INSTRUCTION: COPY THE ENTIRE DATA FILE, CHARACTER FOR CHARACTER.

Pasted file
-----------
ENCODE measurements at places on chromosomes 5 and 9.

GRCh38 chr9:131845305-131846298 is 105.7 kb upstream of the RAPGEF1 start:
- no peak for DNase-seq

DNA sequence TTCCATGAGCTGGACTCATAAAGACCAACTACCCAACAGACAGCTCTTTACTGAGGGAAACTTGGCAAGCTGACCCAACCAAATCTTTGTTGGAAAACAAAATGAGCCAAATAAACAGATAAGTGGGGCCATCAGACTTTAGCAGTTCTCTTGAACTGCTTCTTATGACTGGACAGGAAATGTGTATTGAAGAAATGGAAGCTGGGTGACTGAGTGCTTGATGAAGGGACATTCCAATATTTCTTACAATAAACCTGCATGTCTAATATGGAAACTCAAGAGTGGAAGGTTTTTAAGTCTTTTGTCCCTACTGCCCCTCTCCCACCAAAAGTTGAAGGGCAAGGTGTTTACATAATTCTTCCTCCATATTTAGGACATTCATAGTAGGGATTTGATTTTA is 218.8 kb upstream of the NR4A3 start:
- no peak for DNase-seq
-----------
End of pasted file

ENCODE measurements at places on chromosomes 5 and 9.

GRCh38 chr9:131845305-131846298 is 105.7 kb upstream of the RAPGEF1 start:
- no peak for DNase-seq

DNA sequence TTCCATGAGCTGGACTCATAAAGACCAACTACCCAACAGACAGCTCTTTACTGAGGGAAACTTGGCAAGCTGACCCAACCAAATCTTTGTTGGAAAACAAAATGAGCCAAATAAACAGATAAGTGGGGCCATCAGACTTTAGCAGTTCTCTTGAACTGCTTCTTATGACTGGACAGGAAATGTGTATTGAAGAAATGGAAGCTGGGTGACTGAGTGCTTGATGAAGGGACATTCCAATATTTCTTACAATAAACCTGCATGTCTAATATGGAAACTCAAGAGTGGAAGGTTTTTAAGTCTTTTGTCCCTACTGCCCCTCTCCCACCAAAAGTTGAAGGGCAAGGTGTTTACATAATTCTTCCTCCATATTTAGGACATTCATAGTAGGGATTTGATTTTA is 218.8 kb upstream of the NR4A3 start:
- no peak for DNase-seq